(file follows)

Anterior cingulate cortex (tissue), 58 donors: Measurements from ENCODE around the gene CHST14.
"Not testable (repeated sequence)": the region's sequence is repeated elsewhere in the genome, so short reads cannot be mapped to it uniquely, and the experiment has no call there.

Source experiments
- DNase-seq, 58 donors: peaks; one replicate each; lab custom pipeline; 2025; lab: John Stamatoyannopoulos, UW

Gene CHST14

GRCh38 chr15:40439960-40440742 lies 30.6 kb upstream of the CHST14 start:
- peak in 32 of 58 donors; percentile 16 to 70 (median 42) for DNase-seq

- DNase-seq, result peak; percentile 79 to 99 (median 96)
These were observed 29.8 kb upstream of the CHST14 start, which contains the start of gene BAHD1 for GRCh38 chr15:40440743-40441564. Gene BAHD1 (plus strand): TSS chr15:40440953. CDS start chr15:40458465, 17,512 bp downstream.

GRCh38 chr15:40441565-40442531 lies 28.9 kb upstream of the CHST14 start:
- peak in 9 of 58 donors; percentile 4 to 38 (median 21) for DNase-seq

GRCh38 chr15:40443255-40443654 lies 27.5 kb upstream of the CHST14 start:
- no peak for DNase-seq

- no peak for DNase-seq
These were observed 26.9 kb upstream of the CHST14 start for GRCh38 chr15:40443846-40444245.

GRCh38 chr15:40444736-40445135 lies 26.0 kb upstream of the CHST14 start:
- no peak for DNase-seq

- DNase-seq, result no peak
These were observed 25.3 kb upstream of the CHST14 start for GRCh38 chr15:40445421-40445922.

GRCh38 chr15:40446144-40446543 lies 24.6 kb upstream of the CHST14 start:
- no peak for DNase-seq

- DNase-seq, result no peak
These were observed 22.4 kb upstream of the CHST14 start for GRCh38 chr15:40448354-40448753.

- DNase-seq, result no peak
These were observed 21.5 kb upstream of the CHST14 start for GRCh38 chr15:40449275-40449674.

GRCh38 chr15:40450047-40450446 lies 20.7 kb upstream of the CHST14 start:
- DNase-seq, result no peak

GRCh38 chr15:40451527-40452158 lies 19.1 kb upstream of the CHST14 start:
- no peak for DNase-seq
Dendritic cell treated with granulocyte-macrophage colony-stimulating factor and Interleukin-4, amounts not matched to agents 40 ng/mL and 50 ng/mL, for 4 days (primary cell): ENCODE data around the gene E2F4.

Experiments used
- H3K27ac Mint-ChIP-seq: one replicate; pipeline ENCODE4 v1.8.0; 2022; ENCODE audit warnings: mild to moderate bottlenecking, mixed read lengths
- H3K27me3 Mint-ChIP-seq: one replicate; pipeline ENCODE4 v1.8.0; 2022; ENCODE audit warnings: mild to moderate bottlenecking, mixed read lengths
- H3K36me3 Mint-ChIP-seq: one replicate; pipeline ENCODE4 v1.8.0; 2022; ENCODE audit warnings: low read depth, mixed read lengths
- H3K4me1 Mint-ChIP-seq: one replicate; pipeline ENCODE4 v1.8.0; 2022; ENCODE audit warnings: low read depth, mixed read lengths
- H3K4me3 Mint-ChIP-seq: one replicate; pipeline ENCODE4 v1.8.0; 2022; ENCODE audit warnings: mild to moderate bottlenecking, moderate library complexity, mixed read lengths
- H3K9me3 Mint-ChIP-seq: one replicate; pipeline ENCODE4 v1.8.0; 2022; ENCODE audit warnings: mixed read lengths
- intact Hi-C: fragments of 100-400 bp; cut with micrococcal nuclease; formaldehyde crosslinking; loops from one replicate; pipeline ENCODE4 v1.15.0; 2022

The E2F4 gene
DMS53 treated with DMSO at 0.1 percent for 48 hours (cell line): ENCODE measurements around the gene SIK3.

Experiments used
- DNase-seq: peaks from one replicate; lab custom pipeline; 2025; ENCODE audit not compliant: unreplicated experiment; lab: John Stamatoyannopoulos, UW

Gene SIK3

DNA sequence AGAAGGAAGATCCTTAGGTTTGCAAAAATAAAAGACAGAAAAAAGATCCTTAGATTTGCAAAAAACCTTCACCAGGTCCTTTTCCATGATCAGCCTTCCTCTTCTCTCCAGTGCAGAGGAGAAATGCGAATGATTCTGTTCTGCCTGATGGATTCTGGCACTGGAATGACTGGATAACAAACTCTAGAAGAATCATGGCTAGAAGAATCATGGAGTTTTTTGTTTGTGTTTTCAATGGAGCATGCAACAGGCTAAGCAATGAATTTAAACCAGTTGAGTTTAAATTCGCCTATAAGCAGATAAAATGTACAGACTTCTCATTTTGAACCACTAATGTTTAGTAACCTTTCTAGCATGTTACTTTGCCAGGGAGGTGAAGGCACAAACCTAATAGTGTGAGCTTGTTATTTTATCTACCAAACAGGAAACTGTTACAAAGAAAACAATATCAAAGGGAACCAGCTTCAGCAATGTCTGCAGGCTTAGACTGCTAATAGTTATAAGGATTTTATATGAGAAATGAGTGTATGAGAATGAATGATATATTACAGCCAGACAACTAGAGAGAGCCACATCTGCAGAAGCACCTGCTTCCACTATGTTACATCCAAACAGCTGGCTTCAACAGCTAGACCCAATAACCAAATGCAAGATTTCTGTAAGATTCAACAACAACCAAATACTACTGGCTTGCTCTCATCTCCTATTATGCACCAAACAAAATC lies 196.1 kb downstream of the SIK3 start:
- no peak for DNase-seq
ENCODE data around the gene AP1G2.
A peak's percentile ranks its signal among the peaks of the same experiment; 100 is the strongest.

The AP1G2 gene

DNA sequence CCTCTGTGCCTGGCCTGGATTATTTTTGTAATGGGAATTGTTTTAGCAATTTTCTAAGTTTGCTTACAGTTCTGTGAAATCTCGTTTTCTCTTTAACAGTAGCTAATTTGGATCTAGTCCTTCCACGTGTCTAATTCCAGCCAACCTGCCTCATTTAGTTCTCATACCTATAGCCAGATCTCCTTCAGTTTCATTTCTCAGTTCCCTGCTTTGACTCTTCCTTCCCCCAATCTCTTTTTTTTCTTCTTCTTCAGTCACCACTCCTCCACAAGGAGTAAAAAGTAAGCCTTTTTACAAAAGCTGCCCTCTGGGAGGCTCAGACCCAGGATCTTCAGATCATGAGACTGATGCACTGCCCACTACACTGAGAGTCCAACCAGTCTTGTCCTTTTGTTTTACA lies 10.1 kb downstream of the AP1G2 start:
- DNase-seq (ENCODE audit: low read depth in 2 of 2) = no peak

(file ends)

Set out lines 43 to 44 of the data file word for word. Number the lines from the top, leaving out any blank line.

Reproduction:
Gene SIK3

DNA sequence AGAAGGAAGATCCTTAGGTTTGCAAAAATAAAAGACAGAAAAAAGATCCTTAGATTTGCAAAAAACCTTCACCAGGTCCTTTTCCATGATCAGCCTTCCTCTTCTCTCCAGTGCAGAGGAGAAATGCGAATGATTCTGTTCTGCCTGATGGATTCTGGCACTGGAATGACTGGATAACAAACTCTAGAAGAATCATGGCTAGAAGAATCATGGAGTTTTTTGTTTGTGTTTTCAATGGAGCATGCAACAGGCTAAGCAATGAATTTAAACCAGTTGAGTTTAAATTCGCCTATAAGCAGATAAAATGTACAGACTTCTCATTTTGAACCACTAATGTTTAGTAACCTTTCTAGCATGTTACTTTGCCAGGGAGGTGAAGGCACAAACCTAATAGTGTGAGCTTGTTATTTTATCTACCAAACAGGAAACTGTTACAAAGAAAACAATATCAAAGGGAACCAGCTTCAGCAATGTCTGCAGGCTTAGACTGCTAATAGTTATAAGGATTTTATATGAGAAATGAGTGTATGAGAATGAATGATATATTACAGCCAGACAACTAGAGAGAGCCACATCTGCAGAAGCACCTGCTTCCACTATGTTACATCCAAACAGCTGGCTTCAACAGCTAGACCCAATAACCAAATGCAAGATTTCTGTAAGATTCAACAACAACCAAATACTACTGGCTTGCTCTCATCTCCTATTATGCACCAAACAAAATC lies 196.1 kb downstream of the SIK3 start: